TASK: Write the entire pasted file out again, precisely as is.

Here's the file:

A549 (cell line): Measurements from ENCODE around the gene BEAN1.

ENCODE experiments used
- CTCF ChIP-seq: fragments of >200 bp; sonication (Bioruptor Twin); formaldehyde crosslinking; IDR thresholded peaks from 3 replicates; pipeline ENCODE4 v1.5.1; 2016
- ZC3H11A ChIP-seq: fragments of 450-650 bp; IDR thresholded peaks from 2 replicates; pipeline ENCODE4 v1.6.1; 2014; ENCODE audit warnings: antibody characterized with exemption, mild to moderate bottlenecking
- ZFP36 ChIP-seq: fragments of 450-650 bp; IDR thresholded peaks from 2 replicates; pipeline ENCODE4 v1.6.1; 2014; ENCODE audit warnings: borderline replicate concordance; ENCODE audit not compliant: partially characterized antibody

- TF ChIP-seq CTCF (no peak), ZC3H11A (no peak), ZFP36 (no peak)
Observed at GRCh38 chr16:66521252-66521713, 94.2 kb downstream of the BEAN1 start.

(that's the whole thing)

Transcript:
A549 (cell line): Measurements from ENCODE around the gene BEAN1.

ENCODE experiments used
- CTCF ChIP-seq: fragments of >200 bp; sonication (Bioruptor Twin); formaldehyde crosslinking; IDR thresholded peaks from 3 replicates; pipeline ENCODE4 v1.5.1; 2016
- ZC3H11A ChIP-seq: fragments of 450-650 bp; IDR thresholded peaks from 2 replicates; pipeline ENCODE4 v1.6.1; 2014; ENCODE audit warnings: antibody characterized with exemption, mild to moderate bottlenecking
- ZFP36 ChIP-seq: fragments of 450-650 bp; IDR thresholded peaks from 2 replicates; pipeline ENCODE4 v1.6.1; 2014; ENCODE audit warnings: borderline replicate concordance; ENCODE audit not compliant: partially characterized antibody

- TF ChIP-seq CTCF (no peak), ZC3H11A (no peak), ZFP36 (no peak)
Observed at GRCh38 chr16:66521252-66521713, 94.2 kb downstream of the BEAN1 start.